saying good-bye just for now, as you head off
for another round of belabored union talks.

In morning’s filtered light, I make coffee,
scoop earth-dark grounds, add water,
fill the kitchen with aromas of two worlds,
home and a distant Guatemalan plantation.

Sipping from my cup, I gather three bowls,
serve breakfast to the other early risers in the house,
my knees bumped by wagging tails as dogs
circle, always famished, always fed.

I peel damp sheets off the bed
after summer night’s heat, float new linens
softly through the air, smooth coolness
into each crisp corner, tuck and straighten.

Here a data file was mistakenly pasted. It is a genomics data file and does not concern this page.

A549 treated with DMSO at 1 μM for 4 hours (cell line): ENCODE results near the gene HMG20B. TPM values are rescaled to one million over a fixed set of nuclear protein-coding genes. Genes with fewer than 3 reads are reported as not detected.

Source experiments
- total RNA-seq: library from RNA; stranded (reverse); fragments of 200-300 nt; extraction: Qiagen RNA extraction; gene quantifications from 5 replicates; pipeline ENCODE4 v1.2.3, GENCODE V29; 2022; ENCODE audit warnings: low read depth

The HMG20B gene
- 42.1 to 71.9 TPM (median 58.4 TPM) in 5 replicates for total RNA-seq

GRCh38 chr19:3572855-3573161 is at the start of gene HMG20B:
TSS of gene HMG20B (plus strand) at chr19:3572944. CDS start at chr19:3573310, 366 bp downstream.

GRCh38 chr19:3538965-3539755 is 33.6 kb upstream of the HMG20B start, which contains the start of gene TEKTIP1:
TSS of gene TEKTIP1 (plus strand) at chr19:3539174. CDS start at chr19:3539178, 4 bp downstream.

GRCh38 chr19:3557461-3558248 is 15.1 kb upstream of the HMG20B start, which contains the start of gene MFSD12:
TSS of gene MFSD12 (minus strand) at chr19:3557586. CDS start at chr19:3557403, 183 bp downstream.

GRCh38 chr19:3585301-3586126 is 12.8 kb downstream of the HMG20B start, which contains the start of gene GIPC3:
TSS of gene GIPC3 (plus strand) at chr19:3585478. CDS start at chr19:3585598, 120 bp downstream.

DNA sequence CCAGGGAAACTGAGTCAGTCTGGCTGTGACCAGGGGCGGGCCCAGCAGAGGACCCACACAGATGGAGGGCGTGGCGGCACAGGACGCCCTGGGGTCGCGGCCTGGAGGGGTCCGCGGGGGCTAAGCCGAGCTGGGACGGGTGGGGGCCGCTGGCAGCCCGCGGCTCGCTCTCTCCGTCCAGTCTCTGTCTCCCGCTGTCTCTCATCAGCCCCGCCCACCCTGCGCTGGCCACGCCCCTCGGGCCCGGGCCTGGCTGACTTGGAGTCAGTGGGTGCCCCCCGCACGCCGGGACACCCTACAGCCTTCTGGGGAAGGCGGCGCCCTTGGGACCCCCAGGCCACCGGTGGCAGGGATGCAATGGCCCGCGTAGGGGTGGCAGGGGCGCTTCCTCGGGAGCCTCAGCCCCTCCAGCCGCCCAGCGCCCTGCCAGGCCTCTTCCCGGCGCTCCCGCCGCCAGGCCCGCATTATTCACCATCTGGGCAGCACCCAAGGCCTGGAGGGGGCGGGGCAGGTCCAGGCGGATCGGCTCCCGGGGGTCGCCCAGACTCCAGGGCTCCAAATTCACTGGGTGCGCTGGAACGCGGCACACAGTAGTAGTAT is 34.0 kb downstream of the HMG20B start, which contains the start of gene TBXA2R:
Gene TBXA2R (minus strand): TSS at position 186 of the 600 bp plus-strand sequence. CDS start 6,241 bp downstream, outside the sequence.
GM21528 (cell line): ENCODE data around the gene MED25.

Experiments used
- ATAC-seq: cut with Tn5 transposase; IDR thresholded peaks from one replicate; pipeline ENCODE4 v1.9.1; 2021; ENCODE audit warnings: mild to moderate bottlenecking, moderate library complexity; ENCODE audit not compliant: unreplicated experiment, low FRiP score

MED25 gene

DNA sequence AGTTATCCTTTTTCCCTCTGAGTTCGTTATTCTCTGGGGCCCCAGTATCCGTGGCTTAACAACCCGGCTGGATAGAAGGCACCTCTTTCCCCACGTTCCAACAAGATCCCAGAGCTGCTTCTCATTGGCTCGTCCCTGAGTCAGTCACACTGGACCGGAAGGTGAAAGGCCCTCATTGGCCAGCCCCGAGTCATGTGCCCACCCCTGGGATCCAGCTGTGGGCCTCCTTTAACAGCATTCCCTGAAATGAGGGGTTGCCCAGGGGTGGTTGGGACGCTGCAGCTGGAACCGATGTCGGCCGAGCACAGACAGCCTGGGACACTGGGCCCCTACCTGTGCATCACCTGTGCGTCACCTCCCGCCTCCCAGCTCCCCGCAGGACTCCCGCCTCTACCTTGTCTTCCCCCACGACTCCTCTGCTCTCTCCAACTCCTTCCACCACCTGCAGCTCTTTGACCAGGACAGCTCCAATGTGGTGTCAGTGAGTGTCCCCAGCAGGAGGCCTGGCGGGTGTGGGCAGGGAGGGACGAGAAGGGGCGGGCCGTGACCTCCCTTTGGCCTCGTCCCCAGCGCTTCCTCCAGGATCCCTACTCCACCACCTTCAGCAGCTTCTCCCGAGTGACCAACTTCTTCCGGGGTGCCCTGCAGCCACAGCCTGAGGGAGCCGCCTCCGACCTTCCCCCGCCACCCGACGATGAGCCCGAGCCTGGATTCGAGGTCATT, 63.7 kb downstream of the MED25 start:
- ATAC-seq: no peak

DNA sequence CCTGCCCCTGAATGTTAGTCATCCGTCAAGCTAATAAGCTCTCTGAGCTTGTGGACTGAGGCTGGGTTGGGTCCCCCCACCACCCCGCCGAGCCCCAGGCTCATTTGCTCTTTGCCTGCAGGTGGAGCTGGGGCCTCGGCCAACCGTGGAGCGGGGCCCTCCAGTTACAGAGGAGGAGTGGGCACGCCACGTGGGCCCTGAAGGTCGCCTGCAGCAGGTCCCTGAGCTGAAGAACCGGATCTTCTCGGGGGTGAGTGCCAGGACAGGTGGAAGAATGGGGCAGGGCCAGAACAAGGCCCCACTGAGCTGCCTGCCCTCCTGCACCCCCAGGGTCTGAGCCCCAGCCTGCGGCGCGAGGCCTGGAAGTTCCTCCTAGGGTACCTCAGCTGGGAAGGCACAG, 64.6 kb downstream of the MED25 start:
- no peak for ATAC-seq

Picking up pen and notepad, I sit down
with yesterday’s perfect metaphor. It falls flat.
Scratch it out, roll new sounds around
on my tongue, picture the polished poem.

A blue belly lizard skitters under the couch
and across my toes, its tail sacrificed to the cat.
I can save this one, scoop the wriggling body up in warm hands
and release it to the relative safety of the rosemary bush.

The garden needs water. I pace between verdant rows,
touch thigh high corn, spy new potatoes poking
through rich soil, brush bugs off jalapeño plants,
watch the leaves unfurl as moisture seeps into the ground.

The dogs bark at the mail truck. We trot together
to the box at the end of the driveway.
I finger through bills, down to the surprise of a postcard
from Puerto Vallarta, friends on vacation, hola.

Back in the cool of my office, I escape to India,
taste chutney in the kitchen of a novel,
prepare for a Hindu wedding while parsing